Vulcani, Benedetta, Treu, Tommaso, Nipoti, Carlo, Schmidt, Kasper B., Dressler, Alan, Morshita, Takahiro, Poggianti, Bianca M., Malkan, Matthew, Hoag, Austin, Bradač, Marusa, Abramson, Louis, Trenti, Michele, Pentericci, Laura, Linden, Anja von der, Morris, Glenn, and Wang, Xin. Fri . "The Grism Lens-Amplified Survey from Space (GLASS). VIII. The Influence of the Cluster Properties on H α Emitter Galaxies at 0.3 < z < 0.7". United States. doi:10.3847/1538-4357/aa618b. https://www.osti.gov/servlets/purl/1352632.
@article{osti_1352632,
title = {The Grism Lens-Amplified Survey from Space (GLASS). VIII. The Influence of the Cluster Properties on H α Emitter Galaxies at 0.3 < z < 0.7},
author = {Vulcani, Benedetta and Treu, Tommaso and Nipoti, Carlo and Schmidt, Kasper B. and Dressler, Alan and Morshita, Takahiro and Poggianti, Bianca M. and Malkan, Matthew and Hoag, Austin and Bradač, Marusa and Abramson, Louis and Trenti, Michele and Pentericci, Laura and Linden, Anja von der and Morris, Glenn and Wang, Xin},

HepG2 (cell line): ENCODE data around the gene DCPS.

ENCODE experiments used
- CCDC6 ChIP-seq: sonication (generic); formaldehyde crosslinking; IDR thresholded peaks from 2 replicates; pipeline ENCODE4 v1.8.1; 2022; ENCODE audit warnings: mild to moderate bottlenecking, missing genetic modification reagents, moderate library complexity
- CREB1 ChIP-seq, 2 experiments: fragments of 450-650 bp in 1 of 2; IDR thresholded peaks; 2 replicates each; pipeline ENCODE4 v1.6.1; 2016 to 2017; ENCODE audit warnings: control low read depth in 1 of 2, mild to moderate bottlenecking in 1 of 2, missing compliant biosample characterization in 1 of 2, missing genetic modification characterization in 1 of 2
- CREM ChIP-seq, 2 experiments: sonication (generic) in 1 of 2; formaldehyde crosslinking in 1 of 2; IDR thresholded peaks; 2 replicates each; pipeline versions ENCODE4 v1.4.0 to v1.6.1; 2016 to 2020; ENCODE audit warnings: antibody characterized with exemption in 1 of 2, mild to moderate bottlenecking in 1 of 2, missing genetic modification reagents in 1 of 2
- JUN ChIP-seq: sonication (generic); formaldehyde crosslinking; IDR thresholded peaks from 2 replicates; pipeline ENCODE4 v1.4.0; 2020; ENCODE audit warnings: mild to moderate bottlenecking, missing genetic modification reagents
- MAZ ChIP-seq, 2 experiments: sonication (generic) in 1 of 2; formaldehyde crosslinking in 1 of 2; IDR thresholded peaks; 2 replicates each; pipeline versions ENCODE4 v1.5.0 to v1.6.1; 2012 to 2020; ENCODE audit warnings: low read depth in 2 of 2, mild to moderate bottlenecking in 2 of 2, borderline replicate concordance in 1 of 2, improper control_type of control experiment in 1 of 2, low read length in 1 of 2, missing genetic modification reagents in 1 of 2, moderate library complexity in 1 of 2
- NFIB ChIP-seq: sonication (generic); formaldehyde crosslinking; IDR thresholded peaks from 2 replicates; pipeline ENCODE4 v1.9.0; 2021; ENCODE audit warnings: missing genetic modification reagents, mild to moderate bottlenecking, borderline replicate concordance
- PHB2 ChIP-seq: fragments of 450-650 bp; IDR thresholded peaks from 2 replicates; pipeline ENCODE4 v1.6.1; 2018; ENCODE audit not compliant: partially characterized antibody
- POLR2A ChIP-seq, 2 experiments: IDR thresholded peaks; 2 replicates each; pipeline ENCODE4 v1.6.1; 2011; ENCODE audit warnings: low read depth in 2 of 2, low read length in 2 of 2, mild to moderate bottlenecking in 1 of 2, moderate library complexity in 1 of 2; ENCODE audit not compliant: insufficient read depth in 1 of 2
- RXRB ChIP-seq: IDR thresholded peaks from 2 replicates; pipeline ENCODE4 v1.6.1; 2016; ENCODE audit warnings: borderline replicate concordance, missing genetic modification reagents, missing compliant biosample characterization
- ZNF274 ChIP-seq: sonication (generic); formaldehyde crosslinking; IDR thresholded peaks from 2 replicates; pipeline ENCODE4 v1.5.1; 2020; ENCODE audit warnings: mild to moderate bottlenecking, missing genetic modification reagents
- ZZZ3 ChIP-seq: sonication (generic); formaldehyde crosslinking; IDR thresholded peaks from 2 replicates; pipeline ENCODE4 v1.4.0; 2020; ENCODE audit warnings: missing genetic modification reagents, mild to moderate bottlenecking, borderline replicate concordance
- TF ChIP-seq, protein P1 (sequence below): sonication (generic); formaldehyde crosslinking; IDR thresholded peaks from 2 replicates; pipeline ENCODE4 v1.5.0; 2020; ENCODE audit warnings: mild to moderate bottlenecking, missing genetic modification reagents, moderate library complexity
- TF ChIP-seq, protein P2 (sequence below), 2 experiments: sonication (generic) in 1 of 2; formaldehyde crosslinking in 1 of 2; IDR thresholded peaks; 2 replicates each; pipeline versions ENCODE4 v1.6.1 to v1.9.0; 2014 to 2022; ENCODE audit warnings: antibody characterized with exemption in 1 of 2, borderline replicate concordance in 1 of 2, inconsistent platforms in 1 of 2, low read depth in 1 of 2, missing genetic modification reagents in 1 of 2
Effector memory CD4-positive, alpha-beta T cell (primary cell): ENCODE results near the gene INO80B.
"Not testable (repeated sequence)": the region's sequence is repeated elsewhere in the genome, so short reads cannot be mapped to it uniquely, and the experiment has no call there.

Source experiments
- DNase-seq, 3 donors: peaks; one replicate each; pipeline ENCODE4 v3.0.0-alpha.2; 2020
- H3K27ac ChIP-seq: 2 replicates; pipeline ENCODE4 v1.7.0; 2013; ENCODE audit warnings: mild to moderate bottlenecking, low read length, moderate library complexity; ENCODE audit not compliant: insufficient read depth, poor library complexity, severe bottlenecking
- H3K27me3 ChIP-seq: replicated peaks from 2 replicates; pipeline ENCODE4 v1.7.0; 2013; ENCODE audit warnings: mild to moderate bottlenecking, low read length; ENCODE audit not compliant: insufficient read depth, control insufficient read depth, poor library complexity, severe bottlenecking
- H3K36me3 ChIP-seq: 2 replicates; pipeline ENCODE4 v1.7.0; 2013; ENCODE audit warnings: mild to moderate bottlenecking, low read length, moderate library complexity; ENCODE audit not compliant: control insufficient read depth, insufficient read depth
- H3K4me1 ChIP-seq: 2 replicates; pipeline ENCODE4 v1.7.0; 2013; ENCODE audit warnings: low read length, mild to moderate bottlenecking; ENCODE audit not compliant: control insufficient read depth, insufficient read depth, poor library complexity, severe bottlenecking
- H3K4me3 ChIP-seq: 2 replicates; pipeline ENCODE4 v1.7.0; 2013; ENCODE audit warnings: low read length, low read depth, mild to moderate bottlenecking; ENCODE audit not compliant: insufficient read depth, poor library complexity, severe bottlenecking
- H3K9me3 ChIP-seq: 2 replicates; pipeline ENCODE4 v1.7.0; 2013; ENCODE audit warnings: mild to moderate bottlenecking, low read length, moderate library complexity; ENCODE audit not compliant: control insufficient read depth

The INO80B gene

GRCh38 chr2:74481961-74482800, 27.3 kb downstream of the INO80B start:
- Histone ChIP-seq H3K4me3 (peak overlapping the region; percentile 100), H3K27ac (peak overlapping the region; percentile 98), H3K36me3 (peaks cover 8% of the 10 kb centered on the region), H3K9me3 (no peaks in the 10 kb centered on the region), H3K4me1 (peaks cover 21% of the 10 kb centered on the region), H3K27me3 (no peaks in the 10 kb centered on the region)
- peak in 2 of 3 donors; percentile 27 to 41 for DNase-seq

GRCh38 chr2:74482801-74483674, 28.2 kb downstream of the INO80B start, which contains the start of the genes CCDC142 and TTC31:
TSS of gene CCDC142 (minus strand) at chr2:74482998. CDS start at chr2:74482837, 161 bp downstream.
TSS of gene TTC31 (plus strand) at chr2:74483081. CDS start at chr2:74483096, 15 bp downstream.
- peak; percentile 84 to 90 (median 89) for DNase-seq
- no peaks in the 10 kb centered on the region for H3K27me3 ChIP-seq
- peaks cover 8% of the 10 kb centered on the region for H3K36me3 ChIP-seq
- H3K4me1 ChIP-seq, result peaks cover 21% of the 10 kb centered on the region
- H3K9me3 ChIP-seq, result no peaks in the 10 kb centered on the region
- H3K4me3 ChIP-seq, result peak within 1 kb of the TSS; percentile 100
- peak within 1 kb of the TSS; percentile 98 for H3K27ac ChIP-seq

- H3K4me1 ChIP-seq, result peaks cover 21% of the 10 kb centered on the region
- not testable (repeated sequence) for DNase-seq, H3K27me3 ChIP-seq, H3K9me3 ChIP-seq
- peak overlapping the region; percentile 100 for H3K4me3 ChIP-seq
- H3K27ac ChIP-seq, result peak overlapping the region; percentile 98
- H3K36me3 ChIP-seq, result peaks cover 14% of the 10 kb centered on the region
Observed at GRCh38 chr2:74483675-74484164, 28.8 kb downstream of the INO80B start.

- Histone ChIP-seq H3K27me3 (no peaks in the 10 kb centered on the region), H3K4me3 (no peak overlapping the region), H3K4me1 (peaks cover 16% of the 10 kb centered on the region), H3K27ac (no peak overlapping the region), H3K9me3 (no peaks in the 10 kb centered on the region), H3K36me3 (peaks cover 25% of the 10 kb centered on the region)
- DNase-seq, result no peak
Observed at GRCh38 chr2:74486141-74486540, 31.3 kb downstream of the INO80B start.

abstractNote = {In exploiting the data of the Grism Lens-Amplified Survey from Space (GLASS), we characterize the spatial distribution of star formation in 76 highly active star-forming galaxies in 10 clusters at $0.3\lt z\lt 0.7$. All of these galaxies are likely restricted to first infall. We contrast the properties of field and cluster galaxies, in a companion paper, whereas here we correlate the properties of Hα emitters to a number of tracers of the cluster environment to investigate its role in driving galaxy transformations. Hα emitters are found in the clusters out to 0.5 virial radii, the maximum radius covered by GLASS. The peak of the Hα emission is offset with respect to the peak of the UV continuum. We also decompose these offsets into a radial and a tangential component. The radial component points away from the cluster center in 60% of the cases, with 95% confidence. The decompositions agree with cosmological simulations; that is, the Hα emission offset correlates with galaxy velocity and ram-pressure stripping signatures. Furthermore, trends between Hα emitter properties and surface mass density distributions and X-ray emissions emerge only for unrelaxed clusters. The lack of strong correlations with the global environment does not allow us to identify a unique environmental effect originating from the cluster center. In contrast, correlations between Hα morphology and local number density emerge. We conclude that local effects, uncorrelated to the cluster-centric radius, play a more important role in shaping galaxy properties.},